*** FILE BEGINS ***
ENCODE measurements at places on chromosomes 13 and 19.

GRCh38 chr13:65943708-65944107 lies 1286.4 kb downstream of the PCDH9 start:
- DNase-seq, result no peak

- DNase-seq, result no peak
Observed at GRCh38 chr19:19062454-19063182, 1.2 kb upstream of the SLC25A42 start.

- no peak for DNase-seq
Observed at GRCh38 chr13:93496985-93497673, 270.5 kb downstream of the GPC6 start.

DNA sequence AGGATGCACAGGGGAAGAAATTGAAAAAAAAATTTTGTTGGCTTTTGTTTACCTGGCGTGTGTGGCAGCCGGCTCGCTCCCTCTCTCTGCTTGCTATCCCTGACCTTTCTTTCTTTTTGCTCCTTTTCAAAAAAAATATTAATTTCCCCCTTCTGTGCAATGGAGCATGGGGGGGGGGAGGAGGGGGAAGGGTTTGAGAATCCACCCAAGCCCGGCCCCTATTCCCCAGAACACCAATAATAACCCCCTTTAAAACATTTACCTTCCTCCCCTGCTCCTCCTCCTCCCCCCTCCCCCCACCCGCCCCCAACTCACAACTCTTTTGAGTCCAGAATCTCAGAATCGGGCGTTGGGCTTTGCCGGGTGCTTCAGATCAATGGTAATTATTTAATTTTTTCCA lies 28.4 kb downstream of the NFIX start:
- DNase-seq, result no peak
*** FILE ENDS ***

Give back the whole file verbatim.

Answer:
ENCODE measurements at places on chromosomes 13 and 19.

GRCh38 chr13:65943708-65944107 lies 1286.4 kb downstream of the PCDH9 start:
- DNase-seq, result no peak

- DNase-seq, result no peak
Observed at GRCh38 chr19:19062454-19063182, 1.2 kb upstream of the SLC25A42 start.

- no peak for DNase-seq
Observed at GRCh38 chr13:93496985-93497673, 270.5 kb downstream of the GPC6 start.

DNA sequence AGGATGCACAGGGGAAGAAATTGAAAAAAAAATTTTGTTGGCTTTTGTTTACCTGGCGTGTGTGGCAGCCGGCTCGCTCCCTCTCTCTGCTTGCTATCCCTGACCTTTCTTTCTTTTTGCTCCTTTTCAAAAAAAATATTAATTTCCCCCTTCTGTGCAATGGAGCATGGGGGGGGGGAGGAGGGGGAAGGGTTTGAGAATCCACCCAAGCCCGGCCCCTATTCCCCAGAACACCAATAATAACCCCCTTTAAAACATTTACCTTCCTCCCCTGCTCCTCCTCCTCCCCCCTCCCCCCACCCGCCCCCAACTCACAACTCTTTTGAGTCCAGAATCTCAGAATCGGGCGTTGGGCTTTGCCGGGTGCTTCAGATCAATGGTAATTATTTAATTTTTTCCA lies 28.4 kb downstream of the NFIX start:
- DNase-seq, result no peak